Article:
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Date of Award
Thesis (On-Campus Access Only)
Master of Science in Clinical Psychology (MSCP)
Donald K. Fromme, PhD
In the NICU (Neonatal Intensive Care Unit), parents must face difficult emotional stressors within a chaotic and emotionally charged environment. They face this environment with various individual expectations, available social supports, personal characteristics and stressors, and past experience with trauma. While these individual variables determine parents' initial interpretation of the NICU, how the events are assimilated depends on parents' interactions with the NICU environment. The hospital staff mediates almost all aspects of a parent's experience in the NICU and thus the quality of their interactions with the parents can significantly affect both short-term and enduring stress that families experience. This paper reviews the primary components of the parent/staff relationship as reported in recent literature and provides evidence for how these components impact parents' coping process. Suggestions are made for the implementation of family-centered care as a means of alleviating problems in communication and relationships between parents and hospital staff commonly reported in the literature.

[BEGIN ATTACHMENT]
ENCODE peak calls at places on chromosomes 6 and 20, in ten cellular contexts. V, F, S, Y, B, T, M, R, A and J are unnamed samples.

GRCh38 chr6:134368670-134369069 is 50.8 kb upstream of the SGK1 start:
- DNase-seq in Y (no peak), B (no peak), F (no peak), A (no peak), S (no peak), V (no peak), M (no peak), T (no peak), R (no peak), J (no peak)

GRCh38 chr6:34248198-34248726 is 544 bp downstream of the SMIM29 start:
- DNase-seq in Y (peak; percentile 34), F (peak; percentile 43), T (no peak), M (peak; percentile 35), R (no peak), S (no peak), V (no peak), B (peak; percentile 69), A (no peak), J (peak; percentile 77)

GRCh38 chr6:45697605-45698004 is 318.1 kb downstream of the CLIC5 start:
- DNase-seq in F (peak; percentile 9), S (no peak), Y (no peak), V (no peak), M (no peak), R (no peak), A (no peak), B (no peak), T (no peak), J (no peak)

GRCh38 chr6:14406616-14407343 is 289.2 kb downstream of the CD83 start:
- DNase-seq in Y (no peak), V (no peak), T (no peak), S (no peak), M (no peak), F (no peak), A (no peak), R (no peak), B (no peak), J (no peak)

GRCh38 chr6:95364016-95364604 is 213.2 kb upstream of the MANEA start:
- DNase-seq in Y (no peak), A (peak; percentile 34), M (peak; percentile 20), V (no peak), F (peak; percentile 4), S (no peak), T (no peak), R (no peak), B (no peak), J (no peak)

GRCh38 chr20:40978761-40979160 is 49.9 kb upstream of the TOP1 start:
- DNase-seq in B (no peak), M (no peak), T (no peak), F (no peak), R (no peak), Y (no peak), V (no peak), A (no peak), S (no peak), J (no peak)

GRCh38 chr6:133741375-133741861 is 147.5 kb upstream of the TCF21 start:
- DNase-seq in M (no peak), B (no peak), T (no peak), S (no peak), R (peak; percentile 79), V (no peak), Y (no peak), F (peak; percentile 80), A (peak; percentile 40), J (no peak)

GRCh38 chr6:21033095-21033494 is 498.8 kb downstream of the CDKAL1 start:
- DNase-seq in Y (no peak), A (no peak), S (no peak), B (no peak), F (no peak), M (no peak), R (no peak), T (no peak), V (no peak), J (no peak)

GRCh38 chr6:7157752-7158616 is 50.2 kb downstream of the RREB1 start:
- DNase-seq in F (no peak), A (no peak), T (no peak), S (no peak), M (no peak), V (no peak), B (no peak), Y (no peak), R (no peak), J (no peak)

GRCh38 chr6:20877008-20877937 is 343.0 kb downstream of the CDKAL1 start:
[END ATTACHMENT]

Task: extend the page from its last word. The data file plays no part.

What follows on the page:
Morton, Christopher (2001). Staff-parent relationship and parental stress in the neonatal intensive care unit (Master's thesis, Pacific University). Retrieved from: